Surveys can be a useful starting point for wider engagement strategy. But it’s vital that these are set up properly
If employee engagement makes good business sense, it follows that it should also make sense to measure it. But can you trust the results, and do you really know what you are measuring?
Ignore these questions and you could find that a seemingly strong engagement score is just masking troubles, according to new research from the Chartered Institute of Personnel and Development (CIPD) and the Employee Engagement Consortium at Kingston University Business School.
“While we definitely encourage organisations to measure engagement, it is not enough for them to focus on increasing their scores without considering what type of engagement is being measured,” says Angela Baron, research adviser at the CIPD. “Engagement is multifaceted; it is made up of job satisfaction; willingness and performance; communications; attitude; and culture and behaviour.”
The CIPD and Kingston research found that employees who are engaged only with the task or job role at hand, which it calls transactional engagement, may respond positively to engagement surveys and outwardly behave as though they are engaged, but are less likely to perform well and may leave quickly if a better job offer comes along. Other respondents may make criticisms of the organisation, and so lower the score but do this because they care.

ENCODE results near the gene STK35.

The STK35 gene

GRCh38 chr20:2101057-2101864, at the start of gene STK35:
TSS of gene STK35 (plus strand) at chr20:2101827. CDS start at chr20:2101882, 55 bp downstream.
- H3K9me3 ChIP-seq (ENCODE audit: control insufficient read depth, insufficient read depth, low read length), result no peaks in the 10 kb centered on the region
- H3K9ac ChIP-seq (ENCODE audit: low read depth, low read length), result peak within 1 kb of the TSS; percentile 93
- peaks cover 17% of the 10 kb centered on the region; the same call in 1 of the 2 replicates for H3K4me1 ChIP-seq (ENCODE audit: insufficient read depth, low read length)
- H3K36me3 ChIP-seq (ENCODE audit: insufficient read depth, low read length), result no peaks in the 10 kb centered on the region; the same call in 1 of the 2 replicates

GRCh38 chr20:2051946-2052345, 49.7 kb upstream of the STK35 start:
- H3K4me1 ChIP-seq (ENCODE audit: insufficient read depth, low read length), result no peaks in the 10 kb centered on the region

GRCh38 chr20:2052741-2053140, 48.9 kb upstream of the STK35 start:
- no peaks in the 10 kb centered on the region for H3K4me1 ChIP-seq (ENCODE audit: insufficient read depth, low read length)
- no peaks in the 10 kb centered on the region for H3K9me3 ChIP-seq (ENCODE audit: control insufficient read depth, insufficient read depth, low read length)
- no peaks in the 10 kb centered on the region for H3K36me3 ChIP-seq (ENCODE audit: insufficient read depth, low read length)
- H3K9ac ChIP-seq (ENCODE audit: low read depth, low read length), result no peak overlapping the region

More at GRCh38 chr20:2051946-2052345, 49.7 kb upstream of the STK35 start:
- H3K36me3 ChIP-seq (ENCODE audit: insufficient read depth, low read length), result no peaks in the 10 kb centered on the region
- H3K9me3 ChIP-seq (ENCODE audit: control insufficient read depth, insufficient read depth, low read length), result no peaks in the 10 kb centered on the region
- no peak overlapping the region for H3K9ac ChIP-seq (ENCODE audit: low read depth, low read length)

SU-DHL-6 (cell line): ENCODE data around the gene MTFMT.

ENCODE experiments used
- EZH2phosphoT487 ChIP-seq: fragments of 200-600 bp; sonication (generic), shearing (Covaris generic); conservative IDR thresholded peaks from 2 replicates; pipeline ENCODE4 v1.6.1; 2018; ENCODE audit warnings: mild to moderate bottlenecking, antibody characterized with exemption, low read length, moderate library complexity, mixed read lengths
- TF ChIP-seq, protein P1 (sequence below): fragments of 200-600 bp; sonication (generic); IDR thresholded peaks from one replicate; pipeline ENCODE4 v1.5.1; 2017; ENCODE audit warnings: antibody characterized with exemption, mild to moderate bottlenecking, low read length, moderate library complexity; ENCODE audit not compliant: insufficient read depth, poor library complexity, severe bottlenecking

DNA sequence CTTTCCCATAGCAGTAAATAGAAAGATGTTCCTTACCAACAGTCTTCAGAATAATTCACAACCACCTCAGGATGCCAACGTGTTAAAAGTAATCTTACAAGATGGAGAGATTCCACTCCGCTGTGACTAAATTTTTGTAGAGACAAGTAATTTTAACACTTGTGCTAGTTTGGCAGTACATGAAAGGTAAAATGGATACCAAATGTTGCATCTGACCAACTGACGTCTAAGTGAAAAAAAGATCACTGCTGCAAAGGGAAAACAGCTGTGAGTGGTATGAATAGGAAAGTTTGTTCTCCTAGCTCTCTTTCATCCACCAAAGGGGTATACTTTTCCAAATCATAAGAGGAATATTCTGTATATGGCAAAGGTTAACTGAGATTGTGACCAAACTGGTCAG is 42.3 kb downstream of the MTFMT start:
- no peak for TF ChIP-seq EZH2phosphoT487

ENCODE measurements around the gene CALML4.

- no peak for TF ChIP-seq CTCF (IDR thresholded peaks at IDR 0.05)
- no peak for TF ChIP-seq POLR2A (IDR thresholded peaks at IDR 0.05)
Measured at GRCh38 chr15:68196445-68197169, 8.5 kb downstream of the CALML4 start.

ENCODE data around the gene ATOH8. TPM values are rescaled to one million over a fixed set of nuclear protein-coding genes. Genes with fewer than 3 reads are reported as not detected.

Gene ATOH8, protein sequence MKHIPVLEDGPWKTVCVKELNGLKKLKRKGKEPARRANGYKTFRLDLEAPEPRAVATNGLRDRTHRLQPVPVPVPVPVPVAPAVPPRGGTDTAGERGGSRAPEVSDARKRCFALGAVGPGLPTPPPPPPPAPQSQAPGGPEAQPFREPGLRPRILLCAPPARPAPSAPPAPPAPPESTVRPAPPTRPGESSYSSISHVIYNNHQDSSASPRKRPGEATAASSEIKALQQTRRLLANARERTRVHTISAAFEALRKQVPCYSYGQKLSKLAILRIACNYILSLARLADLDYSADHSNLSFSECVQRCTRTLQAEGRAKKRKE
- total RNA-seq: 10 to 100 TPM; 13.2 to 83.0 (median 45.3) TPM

Kerstin Alfes, a researcher at the Kingston Employee Engagement Consortium, says the ultimate aim must be to create a culture rather than rewarding the most engaged team. “We have found that high commitment and involvement from senior management beforehand, such as pre-communication that the survey is coming, works well,” she says.
“Then the survey should be sent individually to employees, with words from the line managers to explain its purpose and encourage people to participate in it. Finally, it ’s about communicating the results to as many people as possible and acting upon it.”
Lisa Sibley, employment engagement manager at Essex County Council, agrees that an engagement survey is not the end in itself. Sibley has run an annual survey, branded internally as “Your Voice” for the past six years among the council’s 8,500 employees, who answer it anonymously. “We are measuring our line managers on how engaged their teams are and have developed a two-hour, bite-size, online course on being an effective, engaging line manager,” she says.
Building society Nationwide has been doing regular surveys, known as Viewpoint, for 25 years. It conducts a full survey of 11 categories of 60 questions between December and January, which it supplements with a shorter survey very July.